UT Health Northeast psychologist leads group overseeing internships; TPA magazine publishes psychologists’ papers
November 13, 2013
Charles Walker, Ph.D., a psychologist at UT Health Northeast, has been named head of the Lone Star Psychology Internship Consortium, which was one of four recipients to receive a grant from the Hogg Foundation for Mental Health at The University of Texas at Austin.
The Lone Star consortium is made up of UT Health, Big Spring State Hospital, and Valley Psychological Services/Pinkerman &Gonzalez Psychological Associates in Edinburg. The foundation grant, totaling $770,765, was awarded to the consortium and three other Texas groups to help their psychology internship programs gain American Psychological Association accreditation.
Before being named head of the Lone Star consortium, Dr. Walker oversaw UT Health Northeast’s psychology internship program, which admitted its first two interns in September. Taking his place is Kathryn Wortz, Ph.D., a psychologist on the Family Medicine Residency Program faculty at UT Health.
Dr. Walker and Dr. Wortz also co-authored two articles in the summer 2013 edition of the Texas Psychologist, published by the Texas Psychological Association. Both articles discuss opportunities and challenges for psychologists as they integrate their clinical practice with primary care physicians.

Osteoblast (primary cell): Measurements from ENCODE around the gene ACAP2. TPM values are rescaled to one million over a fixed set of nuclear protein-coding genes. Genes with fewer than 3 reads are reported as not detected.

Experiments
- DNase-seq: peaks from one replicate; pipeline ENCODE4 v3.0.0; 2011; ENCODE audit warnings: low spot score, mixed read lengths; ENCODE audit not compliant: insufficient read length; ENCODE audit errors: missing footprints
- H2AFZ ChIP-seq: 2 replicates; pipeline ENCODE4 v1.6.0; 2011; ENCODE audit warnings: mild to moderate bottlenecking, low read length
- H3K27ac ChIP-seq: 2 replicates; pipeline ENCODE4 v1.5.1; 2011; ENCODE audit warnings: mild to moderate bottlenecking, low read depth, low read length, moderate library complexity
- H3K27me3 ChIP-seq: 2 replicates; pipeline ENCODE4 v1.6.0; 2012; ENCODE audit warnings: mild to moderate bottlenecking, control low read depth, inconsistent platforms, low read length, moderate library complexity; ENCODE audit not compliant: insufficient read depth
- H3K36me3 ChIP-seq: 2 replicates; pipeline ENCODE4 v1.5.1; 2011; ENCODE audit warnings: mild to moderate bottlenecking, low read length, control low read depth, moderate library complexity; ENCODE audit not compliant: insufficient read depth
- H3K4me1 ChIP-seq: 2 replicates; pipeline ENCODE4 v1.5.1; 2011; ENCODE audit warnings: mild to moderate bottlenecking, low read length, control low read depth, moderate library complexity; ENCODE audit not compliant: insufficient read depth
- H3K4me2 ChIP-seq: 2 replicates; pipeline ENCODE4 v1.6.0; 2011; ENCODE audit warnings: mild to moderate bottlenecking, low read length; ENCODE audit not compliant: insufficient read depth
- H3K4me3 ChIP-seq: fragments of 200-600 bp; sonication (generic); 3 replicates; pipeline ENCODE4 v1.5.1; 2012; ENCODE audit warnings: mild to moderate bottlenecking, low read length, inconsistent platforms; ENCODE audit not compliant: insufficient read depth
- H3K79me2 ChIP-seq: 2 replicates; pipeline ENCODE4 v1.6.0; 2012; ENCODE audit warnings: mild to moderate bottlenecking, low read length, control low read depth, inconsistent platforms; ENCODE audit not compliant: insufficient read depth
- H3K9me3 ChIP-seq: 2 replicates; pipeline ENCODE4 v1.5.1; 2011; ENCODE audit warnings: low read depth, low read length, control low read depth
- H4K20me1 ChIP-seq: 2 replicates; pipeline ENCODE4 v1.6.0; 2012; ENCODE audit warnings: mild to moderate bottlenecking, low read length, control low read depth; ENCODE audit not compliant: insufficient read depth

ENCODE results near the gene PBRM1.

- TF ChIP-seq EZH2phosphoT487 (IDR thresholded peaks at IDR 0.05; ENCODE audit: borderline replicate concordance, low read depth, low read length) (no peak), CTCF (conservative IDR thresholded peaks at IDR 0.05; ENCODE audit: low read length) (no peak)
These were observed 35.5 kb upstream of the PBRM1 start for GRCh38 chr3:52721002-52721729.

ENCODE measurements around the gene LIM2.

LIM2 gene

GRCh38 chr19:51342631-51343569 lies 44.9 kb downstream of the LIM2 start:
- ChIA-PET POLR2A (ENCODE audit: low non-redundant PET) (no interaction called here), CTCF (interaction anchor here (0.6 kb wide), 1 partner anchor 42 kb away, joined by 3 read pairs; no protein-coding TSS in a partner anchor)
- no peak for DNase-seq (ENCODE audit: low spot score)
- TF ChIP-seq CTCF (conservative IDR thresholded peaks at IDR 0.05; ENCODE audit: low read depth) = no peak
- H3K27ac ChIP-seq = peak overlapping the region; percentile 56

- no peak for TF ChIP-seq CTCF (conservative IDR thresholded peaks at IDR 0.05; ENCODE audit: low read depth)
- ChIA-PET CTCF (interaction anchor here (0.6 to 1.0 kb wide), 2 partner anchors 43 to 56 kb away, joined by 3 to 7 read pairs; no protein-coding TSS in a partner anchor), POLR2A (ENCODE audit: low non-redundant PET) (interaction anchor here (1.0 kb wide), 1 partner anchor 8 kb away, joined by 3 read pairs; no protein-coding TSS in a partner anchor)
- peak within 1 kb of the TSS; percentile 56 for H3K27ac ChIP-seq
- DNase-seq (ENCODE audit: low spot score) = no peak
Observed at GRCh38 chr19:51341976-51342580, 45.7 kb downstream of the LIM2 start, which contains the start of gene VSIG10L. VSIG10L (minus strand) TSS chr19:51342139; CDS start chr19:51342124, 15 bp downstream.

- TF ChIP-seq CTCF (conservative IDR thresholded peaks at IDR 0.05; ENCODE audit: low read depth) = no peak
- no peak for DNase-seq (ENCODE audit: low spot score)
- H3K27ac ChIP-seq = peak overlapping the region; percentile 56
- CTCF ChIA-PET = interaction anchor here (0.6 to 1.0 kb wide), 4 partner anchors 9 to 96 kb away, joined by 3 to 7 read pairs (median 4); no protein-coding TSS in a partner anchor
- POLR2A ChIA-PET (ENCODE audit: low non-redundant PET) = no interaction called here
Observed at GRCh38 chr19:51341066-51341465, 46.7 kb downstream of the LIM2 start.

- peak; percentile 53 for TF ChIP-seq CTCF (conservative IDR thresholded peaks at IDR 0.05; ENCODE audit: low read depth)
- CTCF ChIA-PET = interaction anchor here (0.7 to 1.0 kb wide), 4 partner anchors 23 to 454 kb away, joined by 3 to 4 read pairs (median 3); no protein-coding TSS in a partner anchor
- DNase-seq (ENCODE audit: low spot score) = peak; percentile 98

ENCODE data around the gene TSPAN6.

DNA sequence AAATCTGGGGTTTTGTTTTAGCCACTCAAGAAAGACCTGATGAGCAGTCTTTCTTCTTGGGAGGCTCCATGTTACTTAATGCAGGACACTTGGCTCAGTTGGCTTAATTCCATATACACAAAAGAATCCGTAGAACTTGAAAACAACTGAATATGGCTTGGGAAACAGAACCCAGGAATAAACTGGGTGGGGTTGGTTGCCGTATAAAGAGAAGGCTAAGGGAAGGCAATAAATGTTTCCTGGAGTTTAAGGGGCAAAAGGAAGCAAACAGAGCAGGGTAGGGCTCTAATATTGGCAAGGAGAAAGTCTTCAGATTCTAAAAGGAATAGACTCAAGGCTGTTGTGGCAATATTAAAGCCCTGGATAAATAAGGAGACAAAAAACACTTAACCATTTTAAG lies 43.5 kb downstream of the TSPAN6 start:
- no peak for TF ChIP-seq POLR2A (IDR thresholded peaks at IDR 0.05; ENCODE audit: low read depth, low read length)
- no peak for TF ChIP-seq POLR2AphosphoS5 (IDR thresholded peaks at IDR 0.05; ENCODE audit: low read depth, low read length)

Dr. Walker, an associate professor of medicine, specializes in neuropsychology, the study of the structure and function of the brain and how they affect behavior. He joined UT Health in January.
He has a Ph.D. in clinical psychology from The University of Texas Southwestern Graduate School of Biomedical Sciences and completed a post-doctoral fellowship in neuropsychology at UT Southwestern Medical School.
Dr. Wortz, an assistant professor of medicine, joined UT Health in 2009. She received her Ph.D. in clinical psychology from Texas Tech University in Lubbock.
For 65 years, UT Health Northeast has provided excellent patient care and cutting-edge treatment, specializing in pulmonary disease, cancer, heart disease, and primary care. Its annual budget of $150 million represents a major economic impact of over $350 million for Northeast Texas. Since 2004, scientists in the Biomedical Research Center have been awarded more than $122 million research dollars. As the university medical center for Northeast Texas, its graduate medical education programs – with residencies in family medicine and occupational medicine – provide doctors for many communities across the state and beyond. It also sponsors the residency program in internal medicine at Good Shepherd Medical Center in Longview. For more information, visit www.uthealth.org.